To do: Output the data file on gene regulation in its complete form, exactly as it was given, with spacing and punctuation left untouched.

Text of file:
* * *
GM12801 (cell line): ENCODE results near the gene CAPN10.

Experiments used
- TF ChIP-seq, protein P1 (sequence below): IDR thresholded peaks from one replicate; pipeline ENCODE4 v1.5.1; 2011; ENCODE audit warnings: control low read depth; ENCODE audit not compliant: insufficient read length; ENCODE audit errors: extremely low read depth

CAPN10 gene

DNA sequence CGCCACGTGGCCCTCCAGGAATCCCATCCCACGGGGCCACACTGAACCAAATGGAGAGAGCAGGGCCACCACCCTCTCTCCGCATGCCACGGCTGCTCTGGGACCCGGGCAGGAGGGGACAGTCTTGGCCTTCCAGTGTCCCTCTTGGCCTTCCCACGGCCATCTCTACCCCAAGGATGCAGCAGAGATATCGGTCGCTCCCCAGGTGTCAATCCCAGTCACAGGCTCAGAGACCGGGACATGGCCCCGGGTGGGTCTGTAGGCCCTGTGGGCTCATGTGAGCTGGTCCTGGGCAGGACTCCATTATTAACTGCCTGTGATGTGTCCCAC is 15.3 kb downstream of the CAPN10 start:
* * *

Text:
GM12801 (cell line): ENCODE results near the gene CAPN10.

Experiments used
- TF ChIP-seq, protein P1 (sequence below): IDR thresholded peaks from one replicate; pipeline ENCODE4 v1.5.1; 2011; ENCODE audit warnings: control low read depth; ENCODE audit not compliant: insufficient read length; ENCODE audit errors: extremely low read depth

CAPN10 gene

DNA sequence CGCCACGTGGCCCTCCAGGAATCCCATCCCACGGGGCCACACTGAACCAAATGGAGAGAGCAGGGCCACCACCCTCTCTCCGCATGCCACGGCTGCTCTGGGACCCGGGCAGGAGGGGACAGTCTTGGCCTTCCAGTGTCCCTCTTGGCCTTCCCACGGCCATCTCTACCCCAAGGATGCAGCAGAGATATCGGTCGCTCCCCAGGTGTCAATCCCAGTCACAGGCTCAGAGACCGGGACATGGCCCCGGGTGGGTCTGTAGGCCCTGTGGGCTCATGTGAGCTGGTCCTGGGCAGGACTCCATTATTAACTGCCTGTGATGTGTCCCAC is 15.3 kb downstream of the CAPN10 start: